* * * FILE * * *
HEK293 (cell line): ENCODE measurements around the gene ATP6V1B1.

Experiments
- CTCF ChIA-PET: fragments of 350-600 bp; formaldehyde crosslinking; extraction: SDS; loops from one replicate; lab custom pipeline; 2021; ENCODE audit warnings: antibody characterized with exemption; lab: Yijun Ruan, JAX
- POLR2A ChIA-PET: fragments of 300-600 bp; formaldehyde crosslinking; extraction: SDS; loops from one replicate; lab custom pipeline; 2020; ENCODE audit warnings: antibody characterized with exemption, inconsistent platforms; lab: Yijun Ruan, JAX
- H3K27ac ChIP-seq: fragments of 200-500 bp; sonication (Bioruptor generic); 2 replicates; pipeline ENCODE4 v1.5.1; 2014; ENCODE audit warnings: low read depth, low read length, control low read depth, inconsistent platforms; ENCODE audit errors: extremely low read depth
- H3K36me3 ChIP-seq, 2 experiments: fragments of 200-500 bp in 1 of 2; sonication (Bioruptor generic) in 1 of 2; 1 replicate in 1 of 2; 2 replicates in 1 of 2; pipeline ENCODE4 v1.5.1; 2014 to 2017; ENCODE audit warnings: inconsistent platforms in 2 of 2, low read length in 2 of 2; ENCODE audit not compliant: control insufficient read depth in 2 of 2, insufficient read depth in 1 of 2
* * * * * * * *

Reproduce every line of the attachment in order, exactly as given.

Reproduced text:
HEK293 (cell line): ENCODE measurements around the gene ATP6V1B1.

Experiments
- CTCF ChIA-PET: fragments of 350-600 bp; formaldehyde crosslinking; extraction: SDS; loops from one replicate; lab custom pipeline; 2021; ENCODE audit warnings: antibody characterized with exemption; lab: Yijun Ruan, JAX
- POLR2A ChIA-PET: fragments of 300-600 bp; formaldehyde crosslinking; extraction: SDS; loops from one replicate; lab custom pipeline; 2020; ENCODE audit warnings: antibody characterized with exemption, inconsistent platforms; lab: Yijun Ruan, JAX
- H3K27ac ChIP-seq: fragments of 200-500 bp; sonication (Bioruptor generic); 2 replicates; pipeline ENCODE4 v1.5.1; 2014; ENCODE audit warnings: low read depth, low read length, control low read depth, inconsistent platforms; ENCODE audit errors: extremely low read depth
- H3K36me3 ChIP-seq, 2 experiments: fragments of 200-500 bp in 1 of 2; sonication (Bioruptor generic) in 1 of 2; 1 replicate in 1 of 2; 2 replicates in 1 of 2; pipeline ENCODE4 v1.5.1; 2014 to 2017; ENCODE audit warnings: inconsistent platforms in 2 of 2, low read length in 2 of 2; ENCODE audit not compliant: control insufficient read depth in 2 of 2, insufficient read depth in 1 of 2